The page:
Every time you move, especially with weights you ingrain a movement pattern, make sure yours is good and you start in an ideal position. How good is your squat? Would feel comfortable staking your reputation on a YouTube video properly explaining the squat? In my opinion your form and understanding should be that good.

How do you breathe when working out?

Somewhere along the line something is off, the body can only adapt to what you do to it.

I’d immagine your hips are slightly rotated and one is higher than the other.

I hope this gets you thinking so you can diagnose the true cause.

Injury can make you a better lifter.

Good luck.[/quote]

Thanks for the very detailed answer, Sput. I always work on mobility as a warmup, but I’m sure there’s always room for improvement. Unfortunately, I’ve been sitting more at work lately, which I don’t like. Just part of the job. That may have something to do with it.

I’m also very conscious when I’m lifting on trying to have perfect form, but it very well could be that I am not moving properly. I should video my squat. I have had it analyzed by both an Olympic lifting coach and an ex- powerlifter and neither saw any issues. That doesn’t mean that I was squatting perfectly that day!

Once it starts to heal back up, which I’m hoping won’t be too long, I will “go back to the beginning” as they say and really work on my form.


#6

[quote]Christian Thibaudeau wrote:
I had the same thing happen to me when I got back into olympic lifting about a month after my high pull video. Go overzealous with my squat and had a slight tear in the vastus lateralis.

Honestly I applied heat to increase blood flow and didn’t train it for about 10 days. Then I did a lot of VERY slow eccentric / fairly high rep work for it… isolation at first, then eventually partial range squats then full squats. Never had an issue with it since.[/quote]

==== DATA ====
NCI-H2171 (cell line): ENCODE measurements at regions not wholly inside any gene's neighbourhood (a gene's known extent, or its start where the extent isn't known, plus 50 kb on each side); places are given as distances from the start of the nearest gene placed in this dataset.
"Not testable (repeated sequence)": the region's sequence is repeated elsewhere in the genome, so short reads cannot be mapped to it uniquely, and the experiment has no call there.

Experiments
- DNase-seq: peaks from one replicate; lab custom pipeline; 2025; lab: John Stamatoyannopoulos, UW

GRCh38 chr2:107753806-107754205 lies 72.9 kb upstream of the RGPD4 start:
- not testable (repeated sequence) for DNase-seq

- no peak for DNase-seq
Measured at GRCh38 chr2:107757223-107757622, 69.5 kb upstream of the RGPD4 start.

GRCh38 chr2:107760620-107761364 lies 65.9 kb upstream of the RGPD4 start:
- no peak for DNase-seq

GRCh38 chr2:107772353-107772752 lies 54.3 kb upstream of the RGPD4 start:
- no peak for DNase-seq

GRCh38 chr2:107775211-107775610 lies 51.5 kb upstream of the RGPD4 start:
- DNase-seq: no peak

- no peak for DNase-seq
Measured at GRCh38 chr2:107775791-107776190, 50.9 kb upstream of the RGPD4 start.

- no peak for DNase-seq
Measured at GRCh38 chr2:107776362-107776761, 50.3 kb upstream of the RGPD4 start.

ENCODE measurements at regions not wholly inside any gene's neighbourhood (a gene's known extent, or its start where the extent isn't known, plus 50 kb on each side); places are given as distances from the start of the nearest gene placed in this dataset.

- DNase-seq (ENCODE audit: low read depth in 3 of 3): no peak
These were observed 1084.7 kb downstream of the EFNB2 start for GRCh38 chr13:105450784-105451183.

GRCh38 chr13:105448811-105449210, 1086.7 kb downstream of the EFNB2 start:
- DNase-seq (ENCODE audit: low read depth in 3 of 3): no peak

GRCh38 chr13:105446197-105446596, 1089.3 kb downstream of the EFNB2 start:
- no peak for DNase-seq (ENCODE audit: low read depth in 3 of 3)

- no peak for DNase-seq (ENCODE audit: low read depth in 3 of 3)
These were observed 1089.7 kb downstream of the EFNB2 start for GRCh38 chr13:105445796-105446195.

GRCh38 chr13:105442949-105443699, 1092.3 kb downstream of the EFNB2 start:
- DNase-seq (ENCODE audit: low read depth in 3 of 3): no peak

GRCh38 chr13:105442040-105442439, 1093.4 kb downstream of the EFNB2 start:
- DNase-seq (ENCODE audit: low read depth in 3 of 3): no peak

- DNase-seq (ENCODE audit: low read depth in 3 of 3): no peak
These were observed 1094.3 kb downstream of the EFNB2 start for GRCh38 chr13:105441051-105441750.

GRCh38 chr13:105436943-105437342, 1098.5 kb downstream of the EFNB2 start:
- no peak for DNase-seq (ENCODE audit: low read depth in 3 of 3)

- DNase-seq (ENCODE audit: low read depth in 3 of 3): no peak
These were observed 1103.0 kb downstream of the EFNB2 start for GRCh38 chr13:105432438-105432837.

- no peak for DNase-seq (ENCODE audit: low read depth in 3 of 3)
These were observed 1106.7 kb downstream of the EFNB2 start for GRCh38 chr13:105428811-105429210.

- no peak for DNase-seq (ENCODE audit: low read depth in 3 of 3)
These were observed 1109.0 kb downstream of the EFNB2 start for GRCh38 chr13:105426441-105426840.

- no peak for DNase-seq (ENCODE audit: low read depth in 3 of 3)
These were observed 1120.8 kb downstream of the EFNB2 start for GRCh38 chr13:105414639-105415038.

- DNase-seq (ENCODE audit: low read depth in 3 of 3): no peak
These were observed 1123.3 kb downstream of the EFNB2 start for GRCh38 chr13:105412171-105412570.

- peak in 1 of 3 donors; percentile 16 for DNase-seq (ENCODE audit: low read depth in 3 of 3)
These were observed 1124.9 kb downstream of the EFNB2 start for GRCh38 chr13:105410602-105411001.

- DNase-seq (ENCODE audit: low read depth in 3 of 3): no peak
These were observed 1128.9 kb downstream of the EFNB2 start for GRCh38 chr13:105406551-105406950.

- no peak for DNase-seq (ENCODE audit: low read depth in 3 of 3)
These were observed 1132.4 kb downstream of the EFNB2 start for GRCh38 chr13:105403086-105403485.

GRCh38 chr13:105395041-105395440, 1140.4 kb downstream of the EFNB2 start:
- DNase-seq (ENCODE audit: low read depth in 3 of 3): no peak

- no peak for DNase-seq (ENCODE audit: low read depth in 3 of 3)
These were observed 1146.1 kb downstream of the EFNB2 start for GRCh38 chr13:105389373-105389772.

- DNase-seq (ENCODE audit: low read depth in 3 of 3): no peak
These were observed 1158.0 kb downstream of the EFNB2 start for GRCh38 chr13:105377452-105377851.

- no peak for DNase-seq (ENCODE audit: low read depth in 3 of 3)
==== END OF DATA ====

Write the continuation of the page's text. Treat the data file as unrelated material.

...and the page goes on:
Thank you very much, Christian. I will do the same treatment/rehab that you did and hopefully I’ll heal quickly. I’m also trying to find someone who does ART and/or Graston to see if there are soft tissue issues (say that 3 times fast!) that need to be addressed. I’m also going to go to my chiropractor as Sput suggested.

I’m stubborn sometimes and maybe I came back too soon from the first injury. I probably need an actual break to heal up my whole body!


#7

[quote]BigIron77 wrote:

[quote]Christian Thibaudeau wrote:
I had the same thing happen to me when I got back into olympic lifting about a month after my high pull video. Go overzealous with my squat and had a slight tear in the vastus lateralis.

Honestly I applied heat to increase blood flow and didn’t train it for about 10 days. Then I did a lot of VERY slow eccentric / fairly high rep work for it… isolation at first, then eventually partial range squats then full squats. Never had an issue with it since.[/quote]

Thank you very much, Christian. I will do the same treatment/rehab that you did and hopefully I’ll heal quickly. I’m also trying to find someone who does ART and/or Graston to see if there are soft tissue issues (say that 3 times fast!) that need to be addressed. I’m also going to go to my chiropractor as Sput suggested.

I’m stubborn sometimes and maybe I came back too soon from the first injury. I probably need an actual break to heal up my whole body![/quote]
I knew some docs who had Graston tools. They made their own. They were solid metal hand held tools used to break up adhesions in the muscles. It was very effective, but always left my skin red as shit even when they used lots of lube. I still found it helpful for larger muscle groups that had obvious trigger points.

ART is just the old way of doing trigger point therapy. There are hundreds of names for soft tissue work. Some people use acupuncture needles. Do whatever feels best for you.